**Annex 23**).

2.2.1 Diagnostic methods for the measurement of electron temperature

Background and Objectives: Systematic discrepancies between the temperature profiles measured by the Electron Cyclotron Emission and Thomson Scattering diagnostics have been observed in various JET experiments with high temperature plasmas with strong auxiliary heating. The objective of this work is the study and understanding of this discrepancy in temperature measurements at JET and how the discrepancy appears in the Electron Cyclotron Emission spectrum.

Work performed in 2010:

- Continuing the work from 2009, a program was created to select a database of pulses suitable to be studied regarding the discrepancy in electron temperature measurements and the identification of distortions in the Maxwellian distribution. The program is based on the fact that the discrepancy in temperature measurements between the Electron Cyclotron Emission and Thomson Scattering diagnostics appears in the ECE spectra as a difference between the temperature deduced from the second and third (optically thick) harmonic, the third harmonic being lower than expected from Maxwellian simulations and agreeing with the Thomson Scattering electron temperature. The study of the selected pulses has begun as soon as the database was checked and finalised. The pulses are studied carefully in detail in order to find cases of pulses with similar plasma conditions that could be compared directly, to identify any correlation of the discrepancy with any plasma parameter and to confirm or reject previous assumptions associated with the discrepancy. In conclusion, it seems that the disagreement between the ECE and Thomson Scattering diagnostics is based on the Maxwellian assumption (and whether it is valid or not in plasmas with strong auxiliary heating). However, further investigation is needed, which will not involve the latter assumption.

2.3.1. 3-D pellet modelling (fuelling, drift, ignition with pellets)

Background and Objectives: The 3D pellet modelling activity is performed in collaboration with IPP Garching, and involves the development of multi-dimensional resistive MHD codes for pellet clouds and pellet ablation. The long-term objectives of this activity are to develop multi-dimensional pellet codes, and possibly a 3D resistive MHD pellet code, for pellet-plasma interaction studies, pellet fuelling of magnetic fusion devices, and ignition of magnetically confined plasma with pellets. So far a 2D+1 MHD code has been developed, which computes the ablation rate self-consistently. A number of scenarios have been performed with the 2D+1 code; results are yet to be analysed. In parallel a 3D MHD pellet code is being developed, this 3D code has no need for an input parameter z_{0} which is necessary for the 2D+1 code.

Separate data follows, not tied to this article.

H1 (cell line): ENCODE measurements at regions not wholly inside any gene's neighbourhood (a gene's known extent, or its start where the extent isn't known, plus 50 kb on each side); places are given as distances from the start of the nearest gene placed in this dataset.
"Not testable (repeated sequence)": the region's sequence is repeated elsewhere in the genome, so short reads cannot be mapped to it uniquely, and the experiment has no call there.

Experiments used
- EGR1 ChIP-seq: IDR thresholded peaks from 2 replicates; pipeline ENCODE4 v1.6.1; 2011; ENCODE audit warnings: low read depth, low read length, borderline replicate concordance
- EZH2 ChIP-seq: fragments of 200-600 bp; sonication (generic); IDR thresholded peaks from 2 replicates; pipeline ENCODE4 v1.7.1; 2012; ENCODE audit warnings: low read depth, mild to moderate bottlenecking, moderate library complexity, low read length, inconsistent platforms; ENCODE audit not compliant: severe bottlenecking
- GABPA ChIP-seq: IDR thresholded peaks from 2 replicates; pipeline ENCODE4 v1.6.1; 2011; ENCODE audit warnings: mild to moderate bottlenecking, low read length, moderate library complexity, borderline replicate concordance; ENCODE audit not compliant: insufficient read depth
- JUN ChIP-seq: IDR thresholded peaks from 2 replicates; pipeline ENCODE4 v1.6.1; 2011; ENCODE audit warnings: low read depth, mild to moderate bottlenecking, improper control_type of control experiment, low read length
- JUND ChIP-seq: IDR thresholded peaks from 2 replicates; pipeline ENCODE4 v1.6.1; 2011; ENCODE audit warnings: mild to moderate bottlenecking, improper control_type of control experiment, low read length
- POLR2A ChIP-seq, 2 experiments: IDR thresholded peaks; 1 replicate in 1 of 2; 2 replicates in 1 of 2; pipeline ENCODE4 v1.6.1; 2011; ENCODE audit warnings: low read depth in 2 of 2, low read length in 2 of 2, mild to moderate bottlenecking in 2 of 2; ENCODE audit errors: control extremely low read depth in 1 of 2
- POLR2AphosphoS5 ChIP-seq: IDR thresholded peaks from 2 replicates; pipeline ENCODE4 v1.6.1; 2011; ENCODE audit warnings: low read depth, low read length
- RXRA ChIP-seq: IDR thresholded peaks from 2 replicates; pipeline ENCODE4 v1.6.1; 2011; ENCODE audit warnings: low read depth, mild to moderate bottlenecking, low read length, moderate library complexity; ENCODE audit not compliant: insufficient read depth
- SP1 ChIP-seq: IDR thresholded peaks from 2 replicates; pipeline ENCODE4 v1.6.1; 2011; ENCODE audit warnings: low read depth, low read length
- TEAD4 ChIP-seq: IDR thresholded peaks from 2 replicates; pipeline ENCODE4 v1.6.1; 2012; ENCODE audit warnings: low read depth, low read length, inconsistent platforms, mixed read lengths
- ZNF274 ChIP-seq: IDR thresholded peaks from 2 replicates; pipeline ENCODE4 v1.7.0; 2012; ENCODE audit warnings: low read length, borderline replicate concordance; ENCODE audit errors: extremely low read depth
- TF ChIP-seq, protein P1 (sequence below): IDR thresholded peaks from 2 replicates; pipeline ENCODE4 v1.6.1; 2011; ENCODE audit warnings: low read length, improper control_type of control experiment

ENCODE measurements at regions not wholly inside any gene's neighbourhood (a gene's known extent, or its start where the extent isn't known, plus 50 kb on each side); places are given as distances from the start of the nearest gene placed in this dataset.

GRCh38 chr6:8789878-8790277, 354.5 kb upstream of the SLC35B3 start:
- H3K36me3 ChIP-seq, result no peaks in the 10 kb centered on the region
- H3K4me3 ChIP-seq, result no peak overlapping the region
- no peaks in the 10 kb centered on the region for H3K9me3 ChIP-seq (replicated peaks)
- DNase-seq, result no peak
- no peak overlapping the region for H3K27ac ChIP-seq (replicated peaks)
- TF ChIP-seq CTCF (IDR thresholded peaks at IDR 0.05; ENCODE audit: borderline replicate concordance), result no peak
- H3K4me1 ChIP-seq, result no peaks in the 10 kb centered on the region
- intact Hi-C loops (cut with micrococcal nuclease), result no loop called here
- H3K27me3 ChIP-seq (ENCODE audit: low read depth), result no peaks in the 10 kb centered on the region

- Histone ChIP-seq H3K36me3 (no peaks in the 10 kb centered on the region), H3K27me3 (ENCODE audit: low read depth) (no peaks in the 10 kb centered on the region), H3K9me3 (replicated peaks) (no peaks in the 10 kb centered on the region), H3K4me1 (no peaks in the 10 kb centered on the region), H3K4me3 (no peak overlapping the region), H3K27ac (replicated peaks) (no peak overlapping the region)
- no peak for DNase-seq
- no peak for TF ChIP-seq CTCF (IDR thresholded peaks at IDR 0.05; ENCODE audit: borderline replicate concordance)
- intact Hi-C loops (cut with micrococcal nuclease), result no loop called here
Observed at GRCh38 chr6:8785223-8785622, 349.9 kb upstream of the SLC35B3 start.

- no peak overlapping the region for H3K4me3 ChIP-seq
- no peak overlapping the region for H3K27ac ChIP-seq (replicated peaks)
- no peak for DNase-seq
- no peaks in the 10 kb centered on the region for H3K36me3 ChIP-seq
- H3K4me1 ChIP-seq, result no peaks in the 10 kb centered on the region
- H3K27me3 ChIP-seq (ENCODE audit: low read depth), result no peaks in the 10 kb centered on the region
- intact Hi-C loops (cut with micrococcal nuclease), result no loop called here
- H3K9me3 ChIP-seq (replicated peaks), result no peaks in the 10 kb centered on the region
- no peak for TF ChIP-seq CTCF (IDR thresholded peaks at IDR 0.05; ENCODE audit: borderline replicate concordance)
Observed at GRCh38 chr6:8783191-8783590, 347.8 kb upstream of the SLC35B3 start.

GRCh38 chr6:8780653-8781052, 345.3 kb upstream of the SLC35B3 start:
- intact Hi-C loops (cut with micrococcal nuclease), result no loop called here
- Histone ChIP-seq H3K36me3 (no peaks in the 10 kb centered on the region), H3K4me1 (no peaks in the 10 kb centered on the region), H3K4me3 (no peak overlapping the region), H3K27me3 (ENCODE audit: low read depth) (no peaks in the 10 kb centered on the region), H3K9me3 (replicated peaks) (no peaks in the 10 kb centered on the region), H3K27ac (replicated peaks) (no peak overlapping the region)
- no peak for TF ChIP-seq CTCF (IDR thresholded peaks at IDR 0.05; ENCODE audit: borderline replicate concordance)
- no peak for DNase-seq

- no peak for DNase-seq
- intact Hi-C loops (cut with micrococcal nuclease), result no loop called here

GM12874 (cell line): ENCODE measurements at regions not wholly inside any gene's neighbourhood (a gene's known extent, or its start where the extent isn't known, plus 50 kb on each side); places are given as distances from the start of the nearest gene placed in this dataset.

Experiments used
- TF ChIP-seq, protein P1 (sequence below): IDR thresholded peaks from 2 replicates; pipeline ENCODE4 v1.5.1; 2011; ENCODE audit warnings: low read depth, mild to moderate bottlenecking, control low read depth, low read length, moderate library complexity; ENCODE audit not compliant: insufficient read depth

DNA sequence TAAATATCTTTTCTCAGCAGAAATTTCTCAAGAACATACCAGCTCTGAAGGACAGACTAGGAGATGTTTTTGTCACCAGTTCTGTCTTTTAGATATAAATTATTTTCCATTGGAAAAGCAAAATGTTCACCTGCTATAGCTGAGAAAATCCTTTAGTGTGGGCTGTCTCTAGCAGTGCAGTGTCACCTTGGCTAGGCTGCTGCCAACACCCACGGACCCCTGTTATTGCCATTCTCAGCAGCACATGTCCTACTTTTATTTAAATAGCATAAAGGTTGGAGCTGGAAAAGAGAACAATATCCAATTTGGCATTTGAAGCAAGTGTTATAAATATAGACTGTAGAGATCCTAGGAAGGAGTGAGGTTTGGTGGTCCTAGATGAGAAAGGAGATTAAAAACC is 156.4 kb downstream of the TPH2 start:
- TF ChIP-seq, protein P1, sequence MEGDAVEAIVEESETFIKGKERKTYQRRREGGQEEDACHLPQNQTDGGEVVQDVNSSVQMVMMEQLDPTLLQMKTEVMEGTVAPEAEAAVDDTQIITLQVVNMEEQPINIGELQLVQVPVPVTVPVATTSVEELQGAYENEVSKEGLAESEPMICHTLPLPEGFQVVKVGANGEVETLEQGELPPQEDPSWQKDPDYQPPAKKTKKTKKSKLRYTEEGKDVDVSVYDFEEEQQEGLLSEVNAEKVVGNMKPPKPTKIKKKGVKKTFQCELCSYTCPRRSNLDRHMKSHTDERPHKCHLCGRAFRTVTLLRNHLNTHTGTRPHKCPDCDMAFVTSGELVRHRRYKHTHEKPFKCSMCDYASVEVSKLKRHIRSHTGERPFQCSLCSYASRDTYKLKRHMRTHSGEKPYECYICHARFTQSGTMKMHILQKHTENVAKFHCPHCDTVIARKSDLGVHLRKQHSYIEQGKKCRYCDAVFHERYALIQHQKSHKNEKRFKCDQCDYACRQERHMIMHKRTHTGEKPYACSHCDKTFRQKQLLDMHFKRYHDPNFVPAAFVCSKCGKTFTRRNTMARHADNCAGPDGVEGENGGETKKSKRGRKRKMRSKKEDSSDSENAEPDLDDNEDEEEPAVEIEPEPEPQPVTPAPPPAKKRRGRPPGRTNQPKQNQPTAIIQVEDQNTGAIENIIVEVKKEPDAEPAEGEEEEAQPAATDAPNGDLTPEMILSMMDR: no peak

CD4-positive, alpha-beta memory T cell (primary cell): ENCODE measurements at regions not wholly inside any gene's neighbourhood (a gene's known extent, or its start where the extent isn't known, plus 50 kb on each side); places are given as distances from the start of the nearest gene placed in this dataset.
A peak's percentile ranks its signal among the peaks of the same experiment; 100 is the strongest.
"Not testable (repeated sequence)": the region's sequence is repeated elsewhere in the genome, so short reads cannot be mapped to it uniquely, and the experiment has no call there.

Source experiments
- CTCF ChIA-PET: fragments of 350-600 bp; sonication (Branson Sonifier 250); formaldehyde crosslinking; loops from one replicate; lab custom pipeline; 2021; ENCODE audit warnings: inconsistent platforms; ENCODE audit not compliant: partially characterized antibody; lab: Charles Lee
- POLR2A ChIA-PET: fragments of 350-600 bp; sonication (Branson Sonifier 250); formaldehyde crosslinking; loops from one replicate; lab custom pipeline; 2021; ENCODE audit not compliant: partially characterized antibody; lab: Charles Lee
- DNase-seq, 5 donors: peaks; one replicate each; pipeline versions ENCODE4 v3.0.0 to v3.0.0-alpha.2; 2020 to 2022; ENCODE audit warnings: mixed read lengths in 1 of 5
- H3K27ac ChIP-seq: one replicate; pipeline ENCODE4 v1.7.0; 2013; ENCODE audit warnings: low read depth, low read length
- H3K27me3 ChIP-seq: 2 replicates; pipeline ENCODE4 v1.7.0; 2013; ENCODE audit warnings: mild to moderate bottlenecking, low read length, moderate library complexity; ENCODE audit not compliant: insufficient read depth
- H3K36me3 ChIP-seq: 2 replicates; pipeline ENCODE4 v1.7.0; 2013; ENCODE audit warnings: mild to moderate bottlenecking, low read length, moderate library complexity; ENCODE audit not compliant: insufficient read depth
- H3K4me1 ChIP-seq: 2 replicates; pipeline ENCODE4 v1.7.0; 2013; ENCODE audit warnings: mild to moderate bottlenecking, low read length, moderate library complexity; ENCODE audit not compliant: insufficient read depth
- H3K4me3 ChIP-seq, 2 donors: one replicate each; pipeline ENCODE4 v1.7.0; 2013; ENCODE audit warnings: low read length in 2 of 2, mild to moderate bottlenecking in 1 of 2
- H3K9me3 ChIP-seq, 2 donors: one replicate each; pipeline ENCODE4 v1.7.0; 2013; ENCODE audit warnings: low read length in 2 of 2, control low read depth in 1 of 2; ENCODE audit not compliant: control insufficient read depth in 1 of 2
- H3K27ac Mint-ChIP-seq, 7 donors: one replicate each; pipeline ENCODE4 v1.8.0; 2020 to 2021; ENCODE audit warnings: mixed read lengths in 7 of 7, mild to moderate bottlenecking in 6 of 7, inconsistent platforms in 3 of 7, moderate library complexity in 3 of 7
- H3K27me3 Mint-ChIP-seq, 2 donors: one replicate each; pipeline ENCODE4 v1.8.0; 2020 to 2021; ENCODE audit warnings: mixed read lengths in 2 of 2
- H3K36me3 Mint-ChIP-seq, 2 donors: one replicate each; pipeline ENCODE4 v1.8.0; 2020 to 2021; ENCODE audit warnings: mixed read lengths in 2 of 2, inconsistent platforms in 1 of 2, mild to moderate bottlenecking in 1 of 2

Work performed in 2010 (*in co-operation with **IPP-**Garching*):

- A number of scenarios have been performed with the multi-cell version of the 2D+1 MHD code, with the ablation rate computed self-consistently. Specifically, computational results on the ablation rate have been obtained for a pellet with initial radius of 5 mm and varying the pellet injection velocity from 125 m/s to 3000 m/s, for magnetic field strength of 1.5, 3.0, and 6.0 Tesla. Forty five scenarios, where the ablation rate is computed self-consistently and the pellet has been totally ablated, have also been performed. These scenarios involve 3 different pellet size (1, 2, and 3mm pellet radius), 3 different pellet velocities, and 3 different magnetic field strengths. Performing these scenarios was very cpu time intensive, where tens of thousands hours of cpu time have been used. The results from these scenarios will be analysed and if possible compare them with results from the 3D MHD code when available.